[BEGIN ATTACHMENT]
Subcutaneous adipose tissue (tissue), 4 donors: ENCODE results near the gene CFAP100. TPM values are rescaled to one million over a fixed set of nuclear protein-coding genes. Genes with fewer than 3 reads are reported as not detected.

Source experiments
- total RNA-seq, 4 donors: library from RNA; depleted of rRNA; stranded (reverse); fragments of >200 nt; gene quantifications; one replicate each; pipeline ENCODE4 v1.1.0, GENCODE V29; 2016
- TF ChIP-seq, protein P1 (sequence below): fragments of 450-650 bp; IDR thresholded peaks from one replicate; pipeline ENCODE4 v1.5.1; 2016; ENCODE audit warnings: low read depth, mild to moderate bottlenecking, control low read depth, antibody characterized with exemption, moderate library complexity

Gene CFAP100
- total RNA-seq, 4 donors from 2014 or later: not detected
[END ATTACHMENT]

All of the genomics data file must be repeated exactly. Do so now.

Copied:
Subcutaneous adipose tissue (tissue), 4 donors: ENCODE results near the gene CFAP100. TPM values are rescaled to one million over a fixed set of nuclear protein-coding genes. Genes with fewer than 3 reads are reported as not detected.

Source experiments
- total RNA-seq, 4 donors: library from RNA; depleted of rRNA; stranded (reverse); fragments of >200 nt; gene quantifications; one replicate each; pipeline ENCODE4 v1.1.0, GENCODE V29; 2016
- TF ChIP-seq, protein P1 (sequence below): fragments of 450-650 bp; IDR thresholded peaks from one replicate; pipeline ENCODE4 v1.5.1; 2016; ENCODE audit warnings: low read depth, mild to moderate bottlenecking, control low read depth, antibody characterized with exemption, moderate library complexity

Gene CFAP100
- total RNA-seq, 4 donors from 2014 or later: not detected